Stadium at dusk, shot @ f/2.2


Before I start  talking about the attributes of the lens, the first and foremost reason I bought this lens is the viewing angle, the widest angle prime lens I have is the 50mm f/1.8, and it is barely usable indoors for anything other than tight shots, if you're sitting on a table and try to shoot someone sitting  across, you wouldn't be able to get his head in the frame with the 50mm (we're talking crop sensor here) without moving back, but with the 35mm (~56mm full frame equivalent) you can get the shot you want from a close distance, the viewing angle on the 35mm is close to what our eyes are used to seeing.

The 35mm also enables you to shoot portraits at a close distance without too much distortion to the facial features, unlike wider angles like the 28mm and the 24mm primes.

My friend was sitting directly across the table, one of my favorite portraits, 1/1000, f/2, ISO 100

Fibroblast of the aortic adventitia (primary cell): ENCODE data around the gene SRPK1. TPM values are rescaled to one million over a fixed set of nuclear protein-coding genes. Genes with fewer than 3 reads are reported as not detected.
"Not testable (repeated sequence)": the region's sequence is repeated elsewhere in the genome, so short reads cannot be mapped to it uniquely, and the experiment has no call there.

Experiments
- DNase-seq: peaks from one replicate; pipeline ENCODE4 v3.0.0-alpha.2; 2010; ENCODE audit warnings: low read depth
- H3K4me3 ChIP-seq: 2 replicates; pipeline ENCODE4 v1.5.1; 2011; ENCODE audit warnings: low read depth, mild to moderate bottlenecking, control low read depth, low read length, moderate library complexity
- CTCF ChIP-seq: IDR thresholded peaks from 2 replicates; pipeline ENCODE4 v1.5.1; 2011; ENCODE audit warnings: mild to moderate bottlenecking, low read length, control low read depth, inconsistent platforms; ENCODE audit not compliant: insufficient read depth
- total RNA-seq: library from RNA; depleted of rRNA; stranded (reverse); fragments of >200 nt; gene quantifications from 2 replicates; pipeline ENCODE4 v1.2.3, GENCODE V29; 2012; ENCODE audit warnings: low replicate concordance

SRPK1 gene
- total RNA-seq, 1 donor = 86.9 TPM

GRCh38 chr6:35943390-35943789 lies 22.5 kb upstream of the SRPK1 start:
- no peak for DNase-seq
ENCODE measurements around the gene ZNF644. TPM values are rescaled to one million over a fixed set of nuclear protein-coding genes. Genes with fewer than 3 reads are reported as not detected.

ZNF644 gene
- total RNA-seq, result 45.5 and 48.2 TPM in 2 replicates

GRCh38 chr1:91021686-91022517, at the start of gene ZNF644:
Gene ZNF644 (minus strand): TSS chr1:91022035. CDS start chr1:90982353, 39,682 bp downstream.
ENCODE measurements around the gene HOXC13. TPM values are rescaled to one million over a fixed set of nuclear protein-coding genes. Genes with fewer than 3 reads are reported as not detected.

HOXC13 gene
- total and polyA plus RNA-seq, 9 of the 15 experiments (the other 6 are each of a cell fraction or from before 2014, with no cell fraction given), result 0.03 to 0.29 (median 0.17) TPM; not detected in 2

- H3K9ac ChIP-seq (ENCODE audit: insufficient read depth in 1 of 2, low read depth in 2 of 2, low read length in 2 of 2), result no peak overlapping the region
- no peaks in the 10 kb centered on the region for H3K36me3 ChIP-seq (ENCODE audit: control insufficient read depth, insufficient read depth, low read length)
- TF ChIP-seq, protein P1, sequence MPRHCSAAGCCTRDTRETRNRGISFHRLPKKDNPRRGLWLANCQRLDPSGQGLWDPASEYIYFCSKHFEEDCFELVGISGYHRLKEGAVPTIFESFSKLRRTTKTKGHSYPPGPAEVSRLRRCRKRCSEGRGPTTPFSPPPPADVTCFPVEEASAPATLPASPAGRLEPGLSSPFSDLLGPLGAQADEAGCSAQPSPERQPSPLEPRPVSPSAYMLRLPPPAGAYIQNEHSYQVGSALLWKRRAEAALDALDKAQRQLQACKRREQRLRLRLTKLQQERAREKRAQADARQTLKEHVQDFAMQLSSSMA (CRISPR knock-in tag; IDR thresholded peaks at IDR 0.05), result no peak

A goal keeper angry because of  the many goals that entered, 1/250, f/2.2, ISO 1600

Now this is not a sharp picture but I really like the expression and the story this picture tells, my brother took this picture @ 1/50, f/2, ISO 1250


The size of this lens is just perfect, it is small and light enough to be discreet, it is my most used prime and the one I usually go to whenever I pick my camera. It is very similar in size to Canon's 50mm f/1.8 II.

35mm f/2 mounted to my 60D, you can see the lens hood reversed


The 35mm proved to be quiet sharp starting from f/2, becoming sharper at f/2.8 and getting really sharp by f/4. Some will say that the lens is not that sharp at the corners, but how does corner sharpness matter when there is already nothing there but blurred backgrounds? I don't use the 35mm to shoot architecture or landscapes. Check the following examples shot wide open @ f/2, now you tell me if these are sharp or not (all the shots in this post are hand held, down to 1/15 sec).